So, now that the blood patch is over, and I’m feeling better….now what?
I still have a long way to go before I think I’m healthy. So I think it’s time to buckle down and start paying attention to the title of this blog.
Questions I need to find the answers to:
- Why am I having lower GI issues every day for almost 4 months?
- Why am I hungry all the time? (could it be because of Number 1.?)
- How can I start exercising with my hip problems?
- How can I lose some weight?
- How can I improve my diet?
Now, a list on how I’m working on the above list:
- I have an appointment with the Digestive Health specialist on Thursday to discuss Numbers 1, 2, 4, and 5
- I found a pool nearby that I can exercise in, I’ve added ankle weights and a flotation belt to my Christmas list to make it even easier to exercise in the water.
- If the people at Digestive Health can’t help me, then I’m going to make an appointment with the naturopath/dietitian that I found. (since I had to cancel the last appointment I made with her because of a vertigo attack).
We also made a huge step tonight in starting to change our lives considerably. For a long time my husband and I have talked about Fostering. Unfortunately, with my health issues I was afraid I wouldn’t be able to give a needy child the attention he or she needs. Now that things look like they may be changing, and I won’t have to worry about having a vertigo attack once or twice a week, we decided to take the first step. We went to an orientation tonight to find out more about becoming foster parents.
We plan to start taking the classes starting January 4th. I will take a month of classes (30 hours of training all together) before we can be considered to get a license. We also have to have a background check, be finger printed, have a physical…..there are a lot of things to do, and I’m glad. I’d hate to think they gave just anyone a license to be foster parents.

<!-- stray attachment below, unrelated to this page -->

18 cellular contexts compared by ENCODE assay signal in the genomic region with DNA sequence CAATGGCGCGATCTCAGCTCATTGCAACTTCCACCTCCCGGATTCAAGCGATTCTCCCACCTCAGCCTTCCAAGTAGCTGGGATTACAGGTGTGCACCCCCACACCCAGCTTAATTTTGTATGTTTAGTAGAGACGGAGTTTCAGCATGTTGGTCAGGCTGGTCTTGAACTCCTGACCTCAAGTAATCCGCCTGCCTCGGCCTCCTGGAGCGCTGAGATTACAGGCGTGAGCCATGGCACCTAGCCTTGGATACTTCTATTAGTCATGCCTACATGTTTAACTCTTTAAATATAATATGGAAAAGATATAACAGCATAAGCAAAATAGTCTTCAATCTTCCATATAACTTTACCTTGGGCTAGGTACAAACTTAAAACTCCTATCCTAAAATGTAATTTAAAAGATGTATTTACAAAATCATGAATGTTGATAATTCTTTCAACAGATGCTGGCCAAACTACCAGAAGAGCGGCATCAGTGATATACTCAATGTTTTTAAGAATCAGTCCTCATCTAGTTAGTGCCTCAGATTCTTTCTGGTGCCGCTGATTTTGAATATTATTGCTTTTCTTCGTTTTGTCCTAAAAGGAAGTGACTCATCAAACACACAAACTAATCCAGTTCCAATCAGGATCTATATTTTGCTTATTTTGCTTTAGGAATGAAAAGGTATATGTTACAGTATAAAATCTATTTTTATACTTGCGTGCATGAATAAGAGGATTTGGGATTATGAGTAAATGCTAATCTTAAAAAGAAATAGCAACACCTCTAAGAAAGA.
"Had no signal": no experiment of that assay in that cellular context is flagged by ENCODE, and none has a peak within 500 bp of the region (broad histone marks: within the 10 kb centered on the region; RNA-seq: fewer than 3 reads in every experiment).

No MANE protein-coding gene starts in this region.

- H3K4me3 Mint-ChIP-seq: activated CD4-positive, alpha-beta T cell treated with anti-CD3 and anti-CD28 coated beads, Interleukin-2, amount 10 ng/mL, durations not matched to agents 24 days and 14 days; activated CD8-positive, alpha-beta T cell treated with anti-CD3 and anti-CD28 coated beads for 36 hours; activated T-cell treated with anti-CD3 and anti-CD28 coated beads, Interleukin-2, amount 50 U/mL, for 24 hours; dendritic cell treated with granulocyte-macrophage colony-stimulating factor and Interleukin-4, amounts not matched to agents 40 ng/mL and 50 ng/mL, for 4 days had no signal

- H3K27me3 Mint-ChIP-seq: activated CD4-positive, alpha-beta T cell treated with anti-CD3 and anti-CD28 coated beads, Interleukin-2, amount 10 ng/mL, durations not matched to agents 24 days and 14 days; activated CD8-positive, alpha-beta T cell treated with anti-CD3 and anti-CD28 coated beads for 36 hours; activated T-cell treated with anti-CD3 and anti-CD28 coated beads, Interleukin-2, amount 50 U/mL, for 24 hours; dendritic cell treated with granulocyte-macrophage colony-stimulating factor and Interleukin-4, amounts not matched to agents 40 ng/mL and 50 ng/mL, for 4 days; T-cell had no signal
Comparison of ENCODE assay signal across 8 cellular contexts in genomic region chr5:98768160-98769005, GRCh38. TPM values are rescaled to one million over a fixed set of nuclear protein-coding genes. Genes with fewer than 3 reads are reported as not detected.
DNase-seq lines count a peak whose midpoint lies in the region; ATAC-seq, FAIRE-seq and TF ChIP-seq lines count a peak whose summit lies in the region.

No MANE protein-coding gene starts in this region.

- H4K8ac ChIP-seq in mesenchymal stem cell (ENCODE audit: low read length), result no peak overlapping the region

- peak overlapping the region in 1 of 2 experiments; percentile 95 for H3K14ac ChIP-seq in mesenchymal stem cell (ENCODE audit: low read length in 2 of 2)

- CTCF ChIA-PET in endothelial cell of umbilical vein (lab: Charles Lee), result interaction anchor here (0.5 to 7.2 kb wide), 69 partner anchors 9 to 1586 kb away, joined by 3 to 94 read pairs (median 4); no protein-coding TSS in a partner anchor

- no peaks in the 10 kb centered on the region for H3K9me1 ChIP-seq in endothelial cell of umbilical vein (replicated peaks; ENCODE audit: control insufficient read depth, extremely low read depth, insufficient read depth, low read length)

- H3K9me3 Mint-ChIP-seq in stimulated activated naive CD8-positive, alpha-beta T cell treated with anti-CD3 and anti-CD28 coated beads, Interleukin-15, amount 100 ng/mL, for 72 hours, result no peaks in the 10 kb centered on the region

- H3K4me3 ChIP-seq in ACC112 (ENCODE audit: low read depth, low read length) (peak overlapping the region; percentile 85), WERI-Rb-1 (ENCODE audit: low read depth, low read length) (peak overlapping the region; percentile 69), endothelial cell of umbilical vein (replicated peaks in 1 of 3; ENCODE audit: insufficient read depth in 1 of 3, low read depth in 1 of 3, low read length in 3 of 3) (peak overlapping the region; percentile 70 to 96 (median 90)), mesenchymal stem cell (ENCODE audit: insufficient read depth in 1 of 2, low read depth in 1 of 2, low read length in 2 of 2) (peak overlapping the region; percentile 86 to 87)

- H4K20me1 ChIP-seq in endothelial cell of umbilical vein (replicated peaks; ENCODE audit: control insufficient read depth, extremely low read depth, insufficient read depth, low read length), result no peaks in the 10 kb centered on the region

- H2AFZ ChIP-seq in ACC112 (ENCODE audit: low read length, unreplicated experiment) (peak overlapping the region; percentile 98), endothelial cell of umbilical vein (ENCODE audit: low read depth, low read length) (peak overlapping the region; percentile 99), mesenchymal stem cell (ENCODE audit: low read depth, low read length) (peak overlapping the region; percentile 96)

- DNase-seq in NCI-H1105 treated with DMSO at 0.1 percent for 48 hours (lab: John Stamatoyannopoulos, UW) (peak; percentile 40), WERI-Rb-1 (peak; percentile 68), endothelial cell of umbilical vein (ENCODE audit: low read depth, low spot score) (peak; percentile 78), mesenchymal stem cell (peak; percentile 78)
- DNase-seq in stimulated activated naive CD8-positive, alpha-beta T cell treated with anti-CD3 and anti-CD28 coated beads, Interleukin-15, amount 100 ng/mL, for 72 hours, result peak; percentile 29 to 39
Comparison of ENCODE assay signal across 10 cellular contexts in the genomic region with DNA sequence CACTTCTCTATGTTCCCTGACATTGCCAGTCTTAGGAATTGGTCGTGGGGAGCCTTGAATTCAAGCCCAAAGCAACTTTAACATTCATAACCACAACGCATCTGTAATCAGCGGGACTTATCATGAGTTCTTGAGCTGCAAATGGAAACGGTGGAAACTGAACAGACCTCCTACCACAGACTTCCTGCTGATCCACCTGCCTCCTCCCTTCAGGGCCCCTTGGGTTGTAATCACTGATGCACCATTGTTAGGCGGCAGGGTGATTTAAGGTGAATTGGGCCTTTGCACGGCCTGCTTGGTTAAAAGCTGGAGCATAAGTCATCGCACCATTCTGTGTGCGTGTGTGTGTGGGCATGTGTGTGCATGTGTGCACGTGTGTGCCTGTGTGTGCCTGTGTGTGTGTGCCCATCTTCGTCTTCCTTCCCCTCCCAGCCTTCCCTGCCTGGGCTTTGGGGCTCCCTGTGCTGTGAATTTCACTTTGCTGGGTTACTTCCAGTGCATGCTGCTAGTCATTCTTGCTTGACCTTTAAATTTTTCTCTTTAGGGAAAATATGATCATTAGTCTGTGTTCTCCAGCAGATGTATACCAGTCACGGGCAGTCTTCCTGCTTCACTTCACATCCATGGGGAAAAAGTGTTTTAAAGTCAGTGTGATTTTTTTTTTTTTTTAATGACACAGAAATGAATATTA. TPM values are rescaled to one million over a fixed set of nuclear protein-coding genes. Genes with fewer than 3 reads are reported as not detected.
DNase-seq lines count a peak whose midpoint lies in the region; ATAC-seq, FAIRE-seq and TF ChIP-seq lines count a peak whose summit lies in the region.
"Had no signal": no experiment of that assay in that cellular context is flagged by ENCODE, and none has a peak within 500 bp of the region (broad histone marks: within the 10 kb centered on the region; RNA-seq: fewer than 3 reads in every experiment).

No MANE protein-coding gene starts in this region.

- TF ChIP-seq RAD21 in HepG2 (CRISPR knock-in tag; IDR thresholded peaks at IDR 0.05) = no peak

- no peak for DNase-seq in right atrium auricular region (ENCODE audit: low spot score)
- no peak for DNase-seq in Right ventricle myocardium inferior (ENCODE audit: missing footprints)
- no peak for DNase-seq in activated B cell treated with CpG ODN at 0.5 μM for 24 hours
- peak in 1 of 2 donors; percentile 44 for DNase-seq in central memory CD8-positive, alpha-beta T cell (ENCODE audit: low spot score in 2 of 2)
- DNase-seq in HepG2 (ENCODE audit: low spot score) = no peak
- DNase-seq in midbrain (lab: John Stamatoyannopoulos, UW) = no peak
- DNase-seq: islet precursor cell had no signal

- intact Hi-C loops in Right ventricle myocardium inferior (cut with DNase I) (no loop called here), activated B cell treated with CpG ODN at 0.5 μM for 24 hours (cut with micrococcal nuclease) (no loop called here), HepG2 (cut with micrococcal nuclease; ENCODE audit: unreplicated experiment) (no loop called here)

I’m pretty excited about getting my life started. I hope I’m not jumping the gun, but I really think this worked. My head just feels so much different.
I have a lot to do to the house to get it ready for a child. Starting with just giving it a good cleaning. I don’t know how so many people with Meniere’s can keep up a house, and a family, and some even work. Well, I guess I managed for years, but when I went bilateral, my life as it was pretty much stopped. I even started seeing a therapist to help me deal with it all.
I will say one thing about therapy, it really helped my husband and I be able to talk about our feelings about my disability in a safe environment. Then we were able to talk about it all much easier when we were at home. When I felt like a burden, when I felt like he just didn’t understand. When he would feel like he really wanted to help, but just didn’t know how. I simply didn’t think anyone could love me enough to put up with as much trouble as I felt like I was causing. I felt like a prisoner in my own home. I couldn’t work, I couldn’t drive, I often couldn’t even help clean house or cook. Yes, my prison is lovely, and I have a wonderful husband who is here with me, but he’s free to leave at any time. I was completely dependent on him, and his generosity. I understand the phrase, “feeling like a bird in a gilded cage.” No matter how nice a prison is, it’s still a prison. I had to come to the understanding, that is was my disease that was keeping me a prisoner, not my husband, and I didn’t do anything to cause it.
I hope all of you know, this disease is not your fault! You didn’t do anything to cause it. Let the people who love you, care for you, it’s the only way they feel they can help. My husband felt so helpless, but at least he could be here for me, and help care for me. He told me he is just so grateful that he could be here to help me through this. He will never know how grateful I am that he has been here, and continues to be there for me. I hope he never needs the same kind of attention I have for the past couple of years, but I hope he knows that if he ever does, I will be more than happy to help him.
(I love you Stuart. Thank you for being the best husband a woman could ever hope for.)